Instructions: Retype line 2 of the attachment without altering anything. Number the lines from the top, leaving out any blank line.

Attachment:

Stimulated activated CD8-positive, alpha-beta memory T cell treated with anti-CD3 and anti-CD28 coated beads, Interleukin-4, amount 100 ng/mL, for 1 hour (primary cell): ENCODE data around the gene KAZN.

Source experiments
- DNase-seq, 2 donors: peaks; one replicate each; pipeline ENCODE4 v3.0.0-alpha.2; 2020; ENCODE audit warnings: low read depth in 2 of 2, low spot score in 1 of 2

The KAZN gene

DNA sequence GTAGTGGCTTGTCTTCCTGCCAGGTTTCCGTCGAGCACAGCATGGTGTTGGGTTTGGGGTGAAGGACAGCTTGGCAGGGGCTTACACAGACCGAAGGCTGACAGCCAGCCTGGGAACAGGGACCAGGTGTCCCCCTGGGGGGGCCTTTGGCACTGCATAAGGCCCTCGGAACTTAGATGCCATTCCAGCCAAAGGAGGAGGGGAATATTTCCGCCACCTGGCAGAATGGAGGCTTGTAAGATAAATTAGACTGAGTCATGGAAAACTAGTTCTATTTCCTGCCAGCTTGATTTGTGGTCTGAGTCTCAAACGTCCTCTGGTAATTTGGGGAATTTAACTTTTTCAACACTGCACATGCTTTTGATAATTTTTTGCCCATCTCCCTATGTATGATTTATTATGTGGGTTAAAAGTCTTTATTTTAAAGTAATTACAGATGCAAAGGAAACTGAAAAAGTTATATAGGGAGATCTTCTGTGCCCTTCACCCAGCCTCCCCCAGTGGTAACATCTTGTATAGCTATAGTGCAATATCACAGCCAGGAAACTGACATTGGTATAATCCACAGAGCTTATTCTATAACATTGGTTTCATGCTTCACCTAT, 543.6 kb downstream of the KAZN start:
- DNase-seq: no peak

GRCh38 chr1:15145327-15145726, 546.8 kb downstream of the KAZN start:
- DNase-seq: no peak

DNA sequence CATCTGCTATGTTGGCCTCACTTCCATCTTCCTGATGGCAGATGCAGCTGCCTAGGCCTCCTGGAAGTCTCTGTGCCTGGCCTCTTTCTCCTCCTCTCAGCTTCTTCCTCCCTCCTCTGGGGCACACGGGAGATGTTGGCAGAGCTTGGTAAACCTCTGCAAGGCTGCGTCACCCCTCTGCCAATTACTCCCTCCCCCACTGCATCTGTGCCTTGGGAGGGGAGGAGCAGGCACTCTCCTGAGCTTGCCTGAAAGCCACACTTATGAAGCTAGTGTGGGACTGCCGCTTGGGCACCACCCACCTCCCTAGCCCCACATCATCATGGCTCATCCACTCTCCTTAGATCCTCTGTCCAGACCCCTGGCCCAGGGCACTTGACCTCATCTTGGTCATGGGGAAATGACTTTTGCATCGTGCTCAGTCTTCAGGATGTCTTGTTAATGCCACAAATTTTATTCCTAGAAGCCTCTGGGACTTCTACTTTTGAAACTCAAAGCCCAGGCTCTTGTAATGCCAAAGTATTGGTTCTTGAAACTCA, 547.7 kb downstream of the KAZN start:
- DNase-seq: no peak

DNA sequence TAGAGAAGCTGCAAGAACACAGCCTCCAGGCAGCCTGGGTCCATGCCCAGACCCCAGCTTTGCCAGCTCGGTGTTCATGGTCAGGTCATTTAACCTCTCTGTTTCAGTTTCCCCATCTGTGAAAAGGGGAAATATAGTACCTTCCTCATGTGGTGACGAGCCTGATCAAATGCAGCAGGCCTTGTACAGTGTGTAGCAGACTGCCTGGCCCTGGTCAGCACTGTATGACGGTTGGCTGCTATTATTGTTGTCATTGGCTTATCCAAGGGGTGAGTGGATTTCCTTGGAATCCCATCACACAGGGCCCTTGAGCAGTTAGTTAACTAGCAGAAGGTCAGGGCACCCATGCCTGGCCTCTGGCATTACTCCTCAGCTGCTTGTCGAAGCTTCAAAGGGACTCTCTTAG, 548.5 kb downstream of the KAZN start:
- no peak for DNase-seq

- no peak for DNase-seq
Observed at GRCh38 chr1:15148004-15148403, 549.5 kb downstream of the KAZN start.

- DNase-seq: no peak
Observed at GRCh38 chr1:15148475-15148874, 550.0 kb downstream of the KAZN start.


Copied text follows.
Source experiments